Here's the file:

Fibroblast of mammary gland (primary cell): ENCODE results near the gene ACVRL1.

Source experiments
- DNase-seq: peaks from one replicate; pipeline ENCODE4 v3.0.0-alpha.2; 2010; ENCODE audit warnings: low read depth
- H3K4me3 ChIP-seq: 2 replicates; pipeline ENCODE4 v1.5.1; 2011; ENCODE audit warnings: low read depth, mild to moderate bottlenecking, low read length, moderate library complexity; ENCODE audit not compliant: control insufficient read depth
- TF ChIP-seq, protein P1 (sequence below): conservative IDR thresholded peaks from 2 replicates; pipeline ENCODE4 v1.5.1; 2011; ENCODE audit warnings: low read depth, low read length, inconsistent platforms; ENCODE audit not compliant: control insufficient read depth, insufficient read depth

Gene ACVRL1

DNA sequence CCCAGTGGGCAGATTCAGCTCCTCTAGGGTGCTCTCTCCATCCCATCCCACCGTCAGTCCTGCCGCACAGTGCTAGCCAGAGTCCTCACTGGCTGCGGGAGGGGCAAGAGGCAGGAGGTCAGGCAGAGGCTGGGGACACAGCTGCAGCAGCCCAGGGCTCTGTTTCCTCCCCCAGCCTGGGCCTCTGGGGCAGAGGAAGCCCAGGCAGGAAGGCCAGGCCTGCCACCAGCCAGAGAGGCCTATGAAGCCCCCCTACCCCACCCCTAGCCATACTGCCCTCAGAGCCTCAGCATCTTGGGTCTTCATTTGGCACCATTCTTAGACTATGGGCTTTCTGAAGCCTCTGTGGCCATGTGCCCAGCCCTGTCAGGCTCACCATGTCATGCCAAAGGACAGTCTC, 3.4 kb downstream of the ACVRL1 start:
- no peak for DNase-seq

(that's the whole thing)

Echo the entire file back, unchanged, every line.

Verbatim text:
Fibroblast of mammary gland (primary cell): ENCODE results near the gene ACVRL1.

Source experiments
- DNase-seq: peaks from one replicate; pipeline ENCODE4 v3.0.0-alpha.2; 2010; ENCODE audit warnings: low read depth
- H3K4me3 ChIP-seq: 2 replicates; pipeline ENCODE4 v1.5.1; 2011; ENCODE audit warnings: low read depth, mild to moderate bottlenecking, low read length, moderate library complexity; ENCODE audit not compliant: control insufficient read depth
- TF ChIP-seq, protein P1 (sequence below): conservative IDR thresholded peaks from 2 replicates; pipeline ENCODE4 v1.5.1; 2011; ENCODE audit warnings: low read depth, low read length, inconsistent platforms; ENCODE audit not compliant: control insufficient read depth, insufficient read depth

Gene ACVRL1

DNA sequence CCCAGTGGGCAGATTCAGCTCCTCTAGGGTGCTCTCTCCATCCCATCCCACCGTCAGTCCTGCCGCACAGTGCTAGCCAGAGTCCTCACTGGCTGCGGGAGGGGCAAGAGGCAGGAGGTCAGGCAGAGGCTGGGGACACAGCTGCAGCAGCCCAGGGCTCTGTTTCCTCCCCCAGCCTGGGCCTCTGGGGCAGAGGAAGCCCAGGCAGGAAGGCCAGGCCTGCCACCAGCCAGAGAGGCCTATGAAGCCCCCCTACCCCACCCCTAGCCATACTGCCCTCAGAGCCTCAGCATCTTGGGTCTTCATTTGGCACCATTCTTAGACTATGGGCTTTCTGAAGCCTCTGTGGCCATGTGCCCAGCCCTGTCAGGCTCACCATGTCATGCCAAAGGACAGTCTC, 3.4 kb downstream of the ACVRL1 start:
- no peak for DNase-seq